Triple whammy for headlines as tabloids agree

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Sometimes, when you are a sub, you think up a great headline. Even better is when you know it’s almost certainly going to be the the front page splash. So there must have been gnashing of teeth back in Blighty last Friday night, when all Saturday’s front pages went live on the websites after England had drawn 0-0 with the USA. Never mind, chaps and chapesses. Now England are through to the next round, there will be another chance to pull out the pencil.

In other World Cup news it has been officially confirmed that not only do the Welsh have the best anthem on the planet but they also are the best singers. This has been well known in Britain and Ireland for decades where we have the Six Nations, an annual rugby tournament, to thank. But because Wales has been unavoidably absent from the football World Cup since 1958, most of the rest of the world has never seen and heard the full-on experience of a rendition of Hen Wlad Fy Nhadau on a sporting occasion. (And the ones in Qatar weren’t even the best versions I’ve ever heard, with the music played too fast: hear it sung at home in Cardiff for the ultimate experience.) But it was still a winner with our friends from far places, such as Ella Brockway of the Washington Post who purred ecstatically: ‘The Welsh national anthem is elite. Runaway winner of the World Cup of National Anthems Bracket, imo.’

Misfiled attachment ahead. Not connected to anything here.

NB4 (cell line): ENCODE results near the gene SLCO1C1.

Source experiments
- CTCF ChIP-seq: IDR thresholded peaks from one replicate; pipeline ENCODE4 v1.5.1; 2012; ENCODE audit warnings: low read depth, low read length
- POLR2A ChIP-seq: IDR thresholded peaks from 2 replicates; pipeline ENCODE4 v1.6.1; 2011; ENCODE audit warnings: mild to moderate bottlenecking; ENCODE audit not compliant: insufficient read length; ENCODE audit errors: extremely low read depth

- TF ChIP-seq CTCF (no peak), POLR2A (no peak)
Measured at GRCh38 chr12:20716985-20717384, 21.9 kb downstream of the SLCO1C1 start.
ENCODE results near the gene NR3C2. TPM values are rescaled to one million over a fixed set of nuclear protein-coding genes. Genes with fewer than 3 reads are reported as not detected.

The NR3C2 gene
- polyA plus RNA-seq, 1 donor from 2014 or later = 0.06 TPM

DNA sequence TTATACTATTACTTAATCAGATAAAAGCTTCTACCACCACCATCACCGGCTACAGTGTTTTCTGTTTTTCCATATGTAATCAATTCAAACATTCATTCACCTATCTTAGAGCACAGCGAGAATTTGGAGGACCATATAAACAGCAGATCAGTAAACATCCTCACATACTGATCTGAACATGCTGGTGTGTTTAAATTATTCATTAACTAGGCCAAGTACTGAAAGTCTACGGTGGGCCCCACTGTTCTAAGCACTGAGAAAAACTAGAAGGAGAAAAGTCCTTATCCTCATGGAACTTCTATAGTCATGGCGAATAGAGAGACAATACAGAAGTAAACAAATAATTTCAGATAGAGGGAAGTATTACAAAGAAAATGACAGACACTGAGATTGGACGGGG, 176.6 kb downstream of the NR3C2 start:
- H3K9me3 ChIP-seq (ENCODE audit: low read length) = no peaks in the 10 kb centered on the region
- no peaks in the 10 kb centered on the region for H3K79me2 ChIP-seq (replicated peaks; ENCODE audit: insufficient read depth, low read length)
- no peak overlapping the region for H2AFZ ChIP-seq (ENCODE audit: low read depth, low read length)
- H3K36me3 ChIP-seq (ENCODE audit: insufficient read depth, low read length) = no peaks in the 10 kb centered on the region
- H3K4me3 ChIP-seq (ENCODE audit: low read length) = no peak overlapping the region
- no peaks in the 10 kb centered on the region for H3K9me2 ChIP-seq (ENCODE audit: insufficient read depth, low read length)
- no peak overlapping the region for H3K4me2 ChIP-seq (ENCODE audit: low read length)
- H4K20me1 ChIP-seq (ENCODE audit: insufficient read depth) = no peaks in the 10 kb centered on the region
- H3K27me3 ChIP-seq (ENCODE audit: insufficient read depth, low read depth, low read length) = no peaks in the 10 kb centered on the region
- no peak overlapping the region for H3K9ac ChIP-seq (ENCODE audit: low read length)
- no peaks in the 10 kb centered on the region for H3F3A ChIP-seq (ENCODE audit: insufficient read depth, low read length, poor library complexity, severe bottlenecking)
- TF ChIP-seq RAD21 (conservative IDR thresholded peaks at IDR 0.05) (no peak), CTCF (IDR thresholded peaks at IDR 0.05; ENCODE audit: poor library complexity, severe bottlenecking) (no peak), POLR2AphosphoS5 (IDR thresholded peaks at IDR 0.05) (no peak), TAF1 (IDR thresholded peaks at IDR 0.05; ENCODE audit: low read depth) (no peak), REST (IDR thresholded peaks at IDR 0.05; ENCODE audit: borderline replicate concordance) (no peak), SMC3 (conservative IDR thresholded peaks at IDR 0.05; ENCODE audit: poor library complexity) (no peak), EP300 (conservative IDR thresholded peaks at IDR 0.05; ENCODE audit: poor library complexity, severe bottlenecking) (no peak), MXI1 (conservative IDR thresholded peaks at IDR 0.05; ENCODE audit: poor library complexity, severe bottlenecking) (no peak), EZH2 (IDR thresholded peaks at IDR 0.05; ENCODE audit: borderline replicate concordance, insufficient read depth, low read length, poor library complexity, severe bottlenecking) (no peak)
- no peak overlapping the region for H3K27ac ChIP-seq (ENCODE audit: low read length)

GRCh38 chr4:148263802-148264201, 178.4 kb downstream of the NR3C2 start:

Click on the coverage on ITV News to check it out.

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The BBC also has a story about the anthem, and has conveniently published the lyrics with a translation for us mere mortals:

First verse:
Mae hen wlad fy nhadau yn annwyl i mi (This land of my fathers is dear to me)
Gwlad beirdd a chantorion, enwogion o fri (Land of poets and singers, and people of stature)
Ei gwrol ryfelwyr, gwladgarwyr tra mad (Her brave warriors, fine patriots)
Tros ryddid gollasant eu gwaed (Shed their blood for freedom)
Gwlad, Gwlad, pleidiol wyf i’m gwlad (Land! Land! I am true to my land)
Tra môr yn fur i’r bur hoff bau (As long as the sea serves as a wall)
O bydded i’r heniaith barhau (For this pure, dear land, may the language endure forever)

A bit of Googling has unearthed this version. 2013 in Cardiff before a rugby match v. England. Sung without a band, by the crowd in harmony.


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